Meet the ‘cloffice’ and other design solutions for working from home

KitchensFeatures Wed 17th Mar 2021 by Emma Hedges

Meet the ‘cloffice’ and other design solutions for working from home

Meet the ‘cloffice’ and other design solutions for working from home

Feature by Emma Hedges | Wed 17th Mar 2021

Editor of KBBFocus Emma has been writing about design and interiors for over 25 years. A former editor of Essential Kitchen & Bathroom Business magazine, her work has been published in a wide variety of leading trade and consumer titles. More

Consumers may have had to scramble to adapt to the new working from home norm, but kitchen designers aren't short of options when it comes to offering integrated solutions. Emma Hedges rounds up the latest inspiring design ideas.

With homeowners keen to reconfigure their living spaces so that they can comfortably meet all their needs going forward, the opportunities for retailers and designers are clear. But what are the best ways to integrate a working from home zone so that it complements the overall design rather than impacting on it, or detracting from it?

“The kitchen is the hub of the home and through zonal design it is possible to achieve a cohesive style fusion, whether by creating different levels to balance the entire scheme or by designing a dual work and leisure zone away from the daily hubbub of the kitchen,” says Tony McCarthy, commercial director for Crown Imperial.

This multi-tiered broken-plan design features Crown Imperial’s Zeluso Rock Grey and Coffee Light kitchen, and an office in Crown Lifespace Zeluso White

If space allows, an adjoining area that features a similar aesthetic so that zones flow seamlessly into one another is ideal.

This substantial open-plan kitchen features Martin Moore’s New Classic collection throughout, with the home office overlooking the garden and defined by walnut elements for warmth

This Tom Howley design features the brand’s Hartford kitchen furniture collection in Chicory

“Furniture that is luxurious and non-specific has the ability to blur the boundaries from room to room,” says Simon Bodsworth, MD at Daval. “Fitted furniture has therefore become the go-to for whole house interior design, using contemporary designs with classic styling to conceal utilities, expand to other rooms in the home and maximise storage in a more ergonomic and uniformed way.”

However, if extra work space to the side of the central kitchen area isn’t an option, devising an office hub within it is always going to be when an imaginitive designer can really come into their own. 

Daval’s Bramham kitchen is a modern Shaker in-frame design, shown here in Porcelain with an integrated office hub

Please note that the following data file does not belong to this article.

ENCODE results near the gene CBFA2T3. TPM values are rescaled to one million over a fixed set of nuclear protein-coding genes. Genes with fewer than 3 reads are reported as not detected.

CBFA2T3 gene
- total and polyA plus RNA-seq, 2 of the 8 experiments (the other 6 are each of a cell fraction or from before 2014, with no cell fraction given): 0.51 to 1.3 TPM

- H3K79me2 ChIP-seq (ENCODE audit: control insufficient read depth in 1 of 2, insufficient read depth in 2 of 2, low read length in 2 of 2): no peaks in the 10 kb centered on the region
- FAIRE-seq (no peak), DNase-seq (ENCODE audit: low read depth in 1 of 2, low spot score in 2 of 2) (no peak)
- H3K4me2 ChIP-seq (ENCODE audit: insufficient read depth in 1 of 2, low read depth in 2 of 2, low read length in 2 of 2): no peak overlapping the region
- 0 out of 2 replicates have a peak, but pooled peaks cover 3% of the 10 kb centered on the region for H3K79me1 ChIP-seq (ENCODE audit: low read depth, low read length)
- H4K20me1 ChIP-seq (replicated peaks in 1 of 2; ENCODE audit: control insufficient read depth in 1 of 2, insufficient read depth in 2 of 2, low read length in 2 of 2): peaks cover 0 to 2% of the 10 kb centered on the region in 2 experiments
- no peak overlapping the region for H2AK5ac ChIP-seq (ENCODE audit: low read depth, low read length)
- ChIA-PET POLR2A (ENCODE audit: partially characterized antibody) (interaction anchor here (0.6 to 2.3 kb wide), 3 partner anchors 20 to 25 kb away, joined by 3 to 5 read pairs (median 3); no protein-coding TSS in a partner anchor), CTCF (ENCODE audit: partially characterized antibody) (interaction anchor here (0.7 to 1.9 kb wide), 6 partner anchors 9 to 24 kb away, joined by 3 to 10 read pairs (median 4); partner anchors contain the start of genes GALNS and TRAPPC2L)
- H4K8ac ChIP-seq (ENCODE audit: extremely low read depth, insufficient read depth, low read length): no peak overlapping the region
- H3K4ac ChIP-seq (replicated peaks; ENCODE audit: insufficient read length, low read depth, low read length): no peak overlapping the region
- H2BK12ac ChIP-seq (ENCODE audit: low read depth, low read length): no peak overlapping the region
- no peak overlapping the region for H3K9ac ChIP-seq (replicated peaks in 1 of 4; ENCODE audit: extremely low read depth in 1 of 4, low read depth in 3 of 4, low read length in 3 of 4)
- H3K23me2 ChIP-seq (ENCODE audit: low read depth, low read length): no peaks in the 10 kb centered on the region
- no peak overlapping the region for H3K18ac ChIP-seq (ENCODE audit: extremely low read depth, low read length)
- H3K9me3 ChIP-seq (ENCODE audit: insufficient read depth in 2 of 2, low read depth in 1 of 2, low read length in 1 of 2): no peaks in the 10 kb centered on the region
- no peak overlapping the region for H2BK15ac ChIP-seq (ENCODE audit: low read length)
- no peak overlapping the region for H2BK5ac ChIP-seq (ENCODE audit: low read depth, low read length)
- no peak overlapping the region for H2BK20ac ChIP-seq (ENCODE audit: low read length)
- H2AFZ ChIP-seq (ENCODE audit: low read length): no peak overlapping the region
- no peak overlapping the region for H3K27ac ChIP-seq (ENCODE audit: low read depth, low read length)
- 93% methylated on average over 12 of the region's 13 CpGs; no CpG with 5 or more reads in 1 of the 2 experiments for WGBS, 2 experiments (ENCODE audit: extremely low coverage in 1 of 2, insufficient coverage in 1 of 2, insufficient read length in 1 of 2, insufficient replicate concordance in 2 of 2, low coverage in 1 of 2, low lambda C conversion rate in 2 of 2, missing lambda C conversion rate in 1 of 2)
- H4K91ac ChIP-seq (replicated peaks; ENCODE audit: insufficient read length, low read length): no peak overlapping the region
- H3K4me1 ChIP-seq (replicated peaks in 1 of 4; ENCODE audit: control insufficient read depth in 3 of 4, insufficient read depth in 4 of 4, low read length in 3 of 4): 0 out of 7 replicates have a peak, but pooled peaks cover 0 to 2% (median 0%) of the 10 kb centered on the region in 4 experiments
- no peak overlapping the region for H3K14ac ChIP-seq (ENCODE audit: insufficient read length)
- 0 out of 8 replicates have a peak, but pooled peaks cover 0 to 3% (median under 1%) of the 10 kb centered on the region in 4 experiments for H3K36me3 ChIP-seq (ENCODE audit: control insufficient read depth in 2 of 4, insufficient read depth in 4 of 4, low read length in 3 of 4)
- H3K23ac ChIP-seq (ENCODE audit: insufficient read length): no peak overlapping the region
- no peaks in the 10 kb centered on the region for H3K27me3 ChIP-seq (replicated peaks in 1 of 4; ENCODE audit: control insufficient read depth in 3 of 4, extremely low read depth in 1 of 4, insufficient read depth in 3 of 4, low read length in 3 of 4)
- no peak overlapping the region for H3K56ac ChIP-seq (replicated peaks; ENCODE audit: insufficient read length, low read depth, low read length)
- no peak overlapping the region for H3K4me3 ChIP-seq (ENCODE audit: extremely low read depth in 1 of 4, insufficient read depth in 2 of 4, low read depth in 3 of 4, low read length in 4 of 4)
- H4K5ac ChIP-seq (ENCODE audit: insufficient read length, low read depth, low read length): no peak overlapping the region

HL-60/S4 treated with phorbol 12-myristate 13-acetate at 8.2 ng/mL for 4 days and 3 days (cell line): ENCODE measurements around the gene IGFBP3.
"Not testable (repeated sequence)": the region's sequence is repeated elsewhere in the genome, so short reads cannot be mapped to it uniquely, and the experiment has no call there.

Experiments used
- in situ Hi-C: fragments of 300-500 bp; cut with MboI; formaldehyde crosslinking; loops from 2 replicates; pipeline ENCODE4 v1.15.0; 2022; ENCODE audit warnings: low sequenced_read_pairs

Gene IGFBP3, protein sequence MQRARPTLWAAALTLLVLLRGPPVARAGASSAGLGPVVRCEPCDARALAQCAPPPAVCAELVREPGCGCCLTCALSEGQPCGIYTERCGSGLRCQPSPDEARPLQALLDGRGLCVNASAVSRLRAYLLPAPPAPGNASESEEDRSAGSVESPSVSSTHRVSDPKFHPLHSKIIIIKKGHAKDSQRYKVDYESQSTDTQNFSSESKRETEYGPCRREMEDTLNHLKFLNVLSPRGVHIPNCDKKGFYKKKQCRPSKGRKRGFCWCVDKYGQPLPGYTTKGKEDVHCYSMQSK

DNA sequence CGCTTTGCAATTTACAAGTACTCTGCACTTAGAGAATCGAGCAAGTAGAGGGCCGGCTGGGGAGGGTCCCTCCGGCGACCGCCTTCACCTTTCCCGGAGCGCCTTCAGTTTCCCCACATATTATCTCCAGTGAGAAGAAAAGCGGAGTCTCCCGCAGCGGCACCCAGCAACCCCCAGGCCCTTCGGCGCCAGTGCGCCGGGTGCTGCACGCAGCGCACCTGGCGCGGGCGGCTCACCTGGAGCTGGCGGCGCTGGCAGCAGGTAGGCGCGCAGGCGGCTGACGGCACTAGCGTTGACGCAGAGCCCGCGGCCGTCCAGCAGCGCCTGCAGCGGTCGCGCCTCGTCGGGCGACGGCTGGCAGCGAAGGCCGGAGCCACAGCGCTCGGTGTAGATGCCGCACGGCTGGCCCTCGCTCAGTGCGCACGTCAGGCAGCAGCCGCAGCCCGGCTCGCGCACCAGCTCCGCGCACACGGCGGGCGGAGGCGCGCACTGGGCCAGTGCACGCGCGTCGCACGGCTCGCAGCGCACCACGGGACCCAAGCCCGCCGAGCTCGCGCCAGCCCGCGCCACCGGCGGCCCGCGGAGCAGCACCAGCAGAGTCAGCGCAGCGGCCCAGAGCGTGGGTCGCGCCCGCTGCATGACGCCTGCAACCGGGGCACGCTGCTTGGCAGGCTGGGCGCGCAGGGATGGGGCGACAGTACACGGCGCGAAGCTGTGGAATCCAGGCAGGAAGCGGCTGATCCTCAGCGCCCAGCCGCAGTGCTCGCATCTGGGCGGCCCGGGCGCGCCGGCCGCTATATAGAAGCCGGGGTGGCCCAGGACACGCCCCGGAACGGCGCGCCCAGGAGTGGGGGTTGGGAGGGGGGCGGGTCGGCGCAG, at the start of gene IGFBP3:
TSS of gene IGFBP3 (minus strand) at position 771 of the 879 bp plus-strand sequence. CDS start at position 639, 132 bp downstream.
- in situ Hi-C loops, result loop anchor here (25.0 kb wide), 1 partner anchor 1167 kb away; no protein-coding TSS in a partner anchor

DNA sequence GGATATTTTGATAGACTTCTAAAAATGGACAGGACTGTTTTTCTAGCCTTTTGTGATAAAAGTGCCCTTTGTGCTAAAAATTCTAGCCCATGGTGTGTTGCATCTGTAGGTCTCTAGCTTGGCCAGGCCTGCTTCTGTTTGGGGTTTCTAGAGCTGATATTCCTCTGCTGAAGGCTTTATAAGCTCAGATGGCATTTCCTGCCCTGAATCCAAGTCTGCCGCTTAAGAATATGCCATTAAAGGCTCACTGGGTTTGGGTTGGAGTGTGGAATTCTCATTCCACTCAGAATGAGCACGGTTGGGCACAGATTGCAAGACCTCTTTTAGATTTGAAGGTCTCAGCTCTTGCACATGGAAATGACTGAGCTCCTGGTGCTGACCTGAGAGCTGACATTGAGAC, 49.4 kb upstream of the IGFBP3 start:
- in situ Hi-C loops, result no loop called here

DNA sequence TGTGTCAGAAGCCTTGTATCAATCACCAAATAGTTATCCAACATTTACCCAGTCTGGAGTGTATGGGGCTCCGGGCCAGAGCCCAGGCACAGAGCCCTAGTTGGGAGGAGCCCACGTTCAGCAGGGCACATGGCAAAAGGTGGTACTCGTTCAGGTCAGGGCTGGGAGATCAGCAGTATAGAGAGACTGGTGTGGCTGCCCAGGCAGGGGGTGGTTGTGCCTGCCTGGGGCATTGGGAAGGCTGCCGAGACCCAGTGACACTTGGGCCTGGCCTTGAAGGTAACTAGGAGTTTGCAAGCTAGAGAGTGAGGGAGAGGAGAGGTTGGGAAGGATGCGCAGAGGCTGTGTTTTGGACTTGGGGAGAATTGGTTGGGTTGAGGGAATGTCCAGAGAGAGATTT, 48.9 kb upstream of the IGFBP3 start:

This home-working zone is seamlessly incorporated into Martin Moore’s New Classic cabinetry, and is balanced by a fridge-freezer located on the other side of the doorway for symmetry

Here Brandt Design factored a home-working area into a complex space with an integrated bar area, all featuring its Heritage Collection in classic blue, with with surfaces in Brandt Baroque

“The kitchen is likely to be under more stress as people work from home and it’s vital to ensure it can withstand it,” says Neil Taggart, marketing manager for TKC. “From a practical perspective, it’s easier to build a dedicated homeworking hub into larger kitchens by making use of excess worktop space and strategically placed open shelving.”

This office area within a kitchen with TKC’s Vivo Matt in Indigo, can be easily cleared away to free up work surface space

But if a concealed office area is what is required, then a ‘cloffice’ could be the answer. According to the 2021 Pinterest Trend Report, the search term ‘cloffice ideas’ doubled in popularity last year and it’s easy to see why – an office tucked into a closet might sound a little homespun, but in reality it can be elegant and ergonomic.

“The best way of making the kitchen truly multifunctional is to create a work station within the run of cabinetry which includes shelving and drawers that can be concealed behind pocket doors,” says Searle & Taylor MD, Darren Taylor. “When the office is in use, the doors will open fully into side recesses, to reveal a clearly defined space in which to work. Once business has ended for the day, the doors close to hide away computers, routers and files so that the aesthetic of the kitchen remains uninterrupted.”

This design by Searle & Taylor features a set of pocket doors on a bi-fold system – the doors feature carved semi-circles with semi-circular handles to complement the rest of the cabinetry. 
Photos by Paul Craig

In this extension designed by architects AR Design Studio, The Myers Touch devised a pull-down desk area for home working that can be lifted up and closed to be completely hidden away. Photo by Martin Gardner

Such is the demand for working from home solutions, Neptune has taken the popular cloffice concept a step further and developed a modular version. Its freestanding workstations come in two sizes and feature a classic look in keeping with the brand’s kitchen cabinetry styles. When the working day is done and the doors are closed, it looks just like a dresser and perfectly in keeping with the rest of its kitchen surroundings.

Neptune’s Chichester Original workstation, painted in Old Chalk

Tags: features, kitchens, kitchen offices, cloffice, tkc

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